What are publishers doing about global divides?

One of the speakers at next week’s Publishers for Development conference, Janet Remmington, gives a personal account of some of the work of the scholarly publisher Taylor & Francis towards addressing information needs in the global South.

Our world is more connected than ever, and yet it is not.  In our information age, publications and data abound, but we see global unevenness in the creation, availability, and application of knowledge resources. Open Access is importantly part of the picture, yet it is still evolving and does not come without its own challenges. Also, the very role of evidence-based findings and critical debate for addressing the problems and opportunities of our world is under threat. In the reality of our mixed economy, what are publishers doing to address information needs of the global South? In what follows, is a brief personal account of some of the work of Taylor & Francis.

One half of my editorial role at Taylor & Francis for the past decade has been to head up our Africa journals programme across subjects and to play an active part in supporting research availability and authorship initiatives in low-income countries more generally. We have teamed up with African co-publishers, institutions, learned society journals, and research communities – our ‘local partnerships, global networks’ approach. We work from a base in South Africa to recognize and boost research from the region within the global knowledge arena (some co-publishing results are to be distilled in a talk at the 7th European Conference on African Studies). In a recent extension of our work, we’ve teamed up with The Conversation Africa to facilitate authors producing compelling journalistic write-ups to boost widespread engagement with African scholarship.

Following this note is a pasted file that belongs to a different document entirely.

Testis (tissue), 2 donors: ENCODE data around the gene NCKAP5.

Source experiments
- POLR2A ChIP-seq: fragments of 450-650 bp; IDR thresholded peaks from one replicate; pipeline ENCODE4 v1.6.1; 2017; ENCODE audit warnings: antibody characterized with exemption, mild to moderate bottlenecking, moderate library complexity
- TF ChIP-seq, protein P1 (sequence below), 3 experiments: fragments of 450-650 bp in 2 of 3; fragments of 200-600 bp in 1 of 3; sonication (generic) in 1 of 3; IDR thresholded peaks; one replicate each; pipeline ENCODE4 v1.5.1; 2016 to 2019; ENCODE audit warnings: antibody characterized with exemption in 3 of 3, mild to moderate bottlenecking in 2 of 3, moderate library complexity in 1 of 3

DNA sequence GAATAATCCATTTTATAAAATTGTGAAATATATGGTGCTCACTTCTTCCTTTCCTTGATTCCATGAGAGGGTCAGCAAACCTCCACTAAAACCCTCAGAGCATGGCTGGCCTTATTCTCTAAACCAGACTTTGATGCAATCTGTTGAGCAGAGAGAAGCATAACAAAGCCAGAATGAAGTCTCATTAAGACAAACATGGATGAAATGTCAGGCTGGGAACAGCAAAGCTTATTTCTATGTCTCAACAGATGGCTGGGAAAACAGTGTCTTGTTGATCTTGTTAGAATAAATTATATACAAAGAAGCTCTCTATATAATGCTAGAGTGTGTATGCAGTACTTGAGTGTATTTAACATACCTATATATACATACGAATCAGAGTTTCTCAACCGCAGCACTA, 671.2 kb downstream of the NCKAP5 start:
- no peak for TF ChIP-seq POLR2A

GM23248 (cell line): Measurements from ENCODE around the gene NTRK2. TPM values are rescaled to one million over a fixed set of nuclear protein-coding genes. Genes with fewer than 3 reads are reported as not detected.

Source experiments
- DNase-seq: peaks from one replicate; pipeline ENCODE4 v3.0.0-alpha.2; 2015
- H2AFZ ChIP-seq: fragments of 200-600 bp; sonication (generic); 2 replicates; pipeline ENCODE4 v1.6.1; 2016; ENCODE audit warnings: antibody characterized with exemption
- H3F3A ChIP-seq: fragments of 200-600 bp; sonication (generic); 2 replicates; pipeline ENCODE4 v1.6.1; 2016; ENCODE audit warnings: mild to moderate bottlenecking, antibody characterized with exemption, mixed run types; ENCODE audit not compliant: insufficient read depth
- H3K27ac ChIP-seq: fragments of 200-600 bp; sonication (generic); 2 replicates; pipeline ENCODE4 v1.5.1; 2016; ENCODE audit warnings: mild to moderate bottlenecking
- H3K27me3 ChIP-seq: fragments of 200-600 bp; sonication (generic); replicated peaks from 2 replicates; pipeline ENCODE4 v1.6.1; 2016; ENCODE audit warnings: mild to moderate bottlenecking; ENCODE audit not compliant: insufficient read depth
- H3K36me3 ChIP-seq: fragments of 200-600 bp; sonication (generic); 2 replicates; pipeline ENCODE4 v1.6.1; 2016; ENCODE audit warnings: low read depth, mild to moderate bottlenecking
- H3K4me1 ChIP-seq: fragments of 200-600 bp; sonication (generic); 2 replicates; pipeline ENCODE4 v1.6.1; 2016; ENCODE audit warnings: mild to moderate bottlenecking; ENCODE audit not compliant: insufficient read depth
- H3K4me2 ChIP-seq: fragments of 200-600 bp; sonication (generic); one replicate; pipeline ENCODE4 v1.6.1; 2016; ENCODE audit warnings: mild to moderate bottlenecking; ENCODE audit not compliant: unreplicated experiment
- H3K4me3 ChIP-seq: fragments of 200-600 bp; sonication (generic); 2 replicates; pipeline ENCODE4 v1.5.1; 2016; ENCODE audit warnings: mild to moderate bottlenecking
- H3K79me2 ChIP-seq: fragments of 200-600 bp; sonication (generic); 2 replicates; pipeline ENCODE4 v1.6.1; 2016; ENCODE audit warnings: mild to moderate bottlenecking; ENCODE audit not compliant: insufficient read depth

Working in partnership

A key partner in developing region endeavours for many years has been INASP. Our areas of cooperation include discounted access arrangements for partner countries via national consortia and author development in collaboration with AuthorAID. In 2014-2015, we co-hosted research writing and publishing workshops in Eastern Africa, with participants from the Kenyan and Ethiopian events highlighting ‘the importance of author guidelines and the issue of predatory journals’ and the ‘networks for preparing collaborative projects’ as valuable learning areas. In our recent lively Twitter discussion and Podcast on mentoring aimed at early-career researchers, AuthorAID was a key contributor.

We’ve been linked into the Publishers for Development (PfD) initiative since its inception. PfD has created a productive space for listening, dialogue, and negotiation. INASP’s Principles for Responsible Engagement for Publishers, developed out of PfD conferences and developing-country user perspectives, bring important modes of practice to the fore around flexibility, longer-term planning, and open communication. Examples of working in sync with these principles include careful pricing phasing for a country with a growing economy; for another with cash flow challenges, agreeing to payment in instalments.